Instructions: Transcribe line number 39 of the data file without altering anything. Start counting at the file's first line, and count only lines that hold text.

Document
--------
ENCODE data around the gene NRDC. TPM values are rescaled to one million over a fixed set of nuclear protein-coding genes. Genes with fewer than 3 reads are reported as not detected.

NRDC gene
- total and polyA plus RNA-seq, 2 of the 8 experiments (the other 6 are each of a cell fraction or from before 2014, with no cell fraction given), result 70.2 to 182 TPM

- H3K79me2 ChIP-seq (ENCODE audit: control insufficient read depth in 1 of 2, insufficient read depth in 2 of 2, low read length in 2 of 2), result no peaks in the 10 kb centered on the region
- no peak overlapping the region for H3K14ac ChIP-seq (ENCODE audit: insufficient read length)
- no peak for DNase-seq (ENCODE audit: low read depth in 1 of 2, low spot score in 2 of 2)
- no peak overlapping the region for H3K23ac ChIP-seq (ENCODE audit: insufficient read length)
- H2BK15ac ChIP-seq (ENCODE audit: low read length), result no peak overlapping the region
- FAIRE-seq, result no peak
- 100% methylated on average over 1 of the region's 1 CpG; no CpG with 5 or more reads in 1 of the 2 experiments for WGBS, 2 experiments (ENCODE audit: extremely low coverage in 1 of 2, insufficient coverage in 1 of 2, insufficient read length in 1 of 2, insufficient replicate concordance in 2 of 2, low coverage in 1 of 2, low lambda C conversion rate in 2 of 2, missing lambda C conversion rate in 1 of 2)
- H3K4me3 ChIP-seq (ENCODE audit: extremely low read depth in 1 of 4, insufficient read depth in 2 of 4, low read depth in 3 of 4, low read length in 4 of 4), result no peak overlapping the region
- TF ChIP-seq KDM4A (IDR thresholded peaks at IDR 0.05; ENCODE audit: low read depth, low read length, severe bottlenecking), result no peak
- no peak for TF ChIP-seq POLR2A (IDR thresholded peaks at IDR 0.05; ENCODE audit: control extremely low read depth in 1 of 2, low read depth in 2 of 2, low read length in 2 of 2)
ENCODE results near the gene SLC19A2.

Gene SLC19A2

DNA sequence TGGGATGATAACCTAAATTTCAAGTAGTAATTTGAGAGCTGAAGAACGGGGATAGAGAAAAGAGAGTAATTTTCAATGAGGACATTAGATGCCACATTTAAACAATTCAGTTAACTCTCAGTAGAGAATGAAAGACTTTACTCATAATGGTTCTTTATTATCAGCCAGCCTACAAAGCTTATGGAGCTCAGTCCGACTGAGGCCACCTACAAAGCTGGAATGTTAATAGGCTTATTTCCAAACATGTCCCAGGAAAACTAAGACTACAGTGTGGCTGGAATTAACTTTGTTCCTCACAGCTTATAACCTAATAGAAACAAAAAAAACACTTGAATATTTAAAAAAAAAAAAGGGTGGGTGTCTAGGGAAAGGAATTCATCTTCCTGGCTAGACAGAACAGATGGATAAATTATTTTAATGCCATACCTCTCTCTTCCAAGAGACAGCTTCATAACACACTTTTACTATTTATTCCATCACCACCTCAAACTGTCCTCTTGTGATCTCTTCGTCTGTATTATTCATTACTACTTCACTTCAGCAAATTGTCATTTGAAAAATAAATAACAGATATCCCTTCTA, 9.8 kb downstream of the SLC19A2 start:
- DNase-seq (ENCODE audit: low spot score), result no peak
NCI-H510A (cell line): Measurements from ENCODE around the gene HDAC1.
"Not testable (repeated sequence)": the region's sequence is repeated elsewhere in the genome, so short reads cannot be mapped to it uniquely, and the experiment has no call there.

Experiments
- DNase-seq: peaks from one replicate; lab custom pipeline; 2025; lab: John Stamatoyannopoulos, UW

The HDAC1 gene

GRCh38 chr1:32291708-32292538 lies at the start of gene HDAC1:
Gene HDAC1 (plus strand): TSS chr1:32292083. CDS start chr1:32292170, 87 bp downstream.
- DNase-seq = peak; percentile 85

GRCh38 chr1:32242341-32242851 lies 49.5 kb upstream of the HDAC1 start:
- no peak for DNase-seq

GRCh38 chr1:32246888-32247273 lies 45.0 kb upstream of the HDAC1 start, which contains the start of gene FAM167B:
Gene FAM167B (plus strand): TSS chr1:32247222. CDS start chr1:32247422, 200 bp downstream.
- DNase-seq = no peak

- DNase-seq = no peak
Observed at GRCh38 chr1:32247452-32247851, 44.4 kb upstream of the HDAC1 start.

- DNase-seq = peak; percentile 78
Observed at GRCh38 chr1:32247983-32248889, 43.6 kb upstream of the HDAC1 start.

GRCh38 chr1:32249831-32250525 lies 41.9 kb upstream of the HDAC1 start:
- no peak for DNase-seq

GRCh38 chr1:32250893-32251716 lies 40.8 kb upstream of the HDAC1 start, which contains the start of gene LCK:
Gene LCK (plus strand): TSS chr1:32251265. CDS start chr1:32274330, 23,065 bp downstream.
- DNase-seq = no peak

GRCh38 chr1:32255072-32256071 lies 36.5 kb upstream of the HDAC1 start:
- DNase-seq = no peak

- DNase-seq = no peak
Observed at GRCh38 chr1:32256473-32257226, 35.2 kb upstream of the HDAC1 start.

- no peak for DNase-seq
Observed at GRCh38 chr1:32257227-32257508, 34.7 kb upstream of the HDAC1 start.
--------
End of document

- DNase-seq = no peak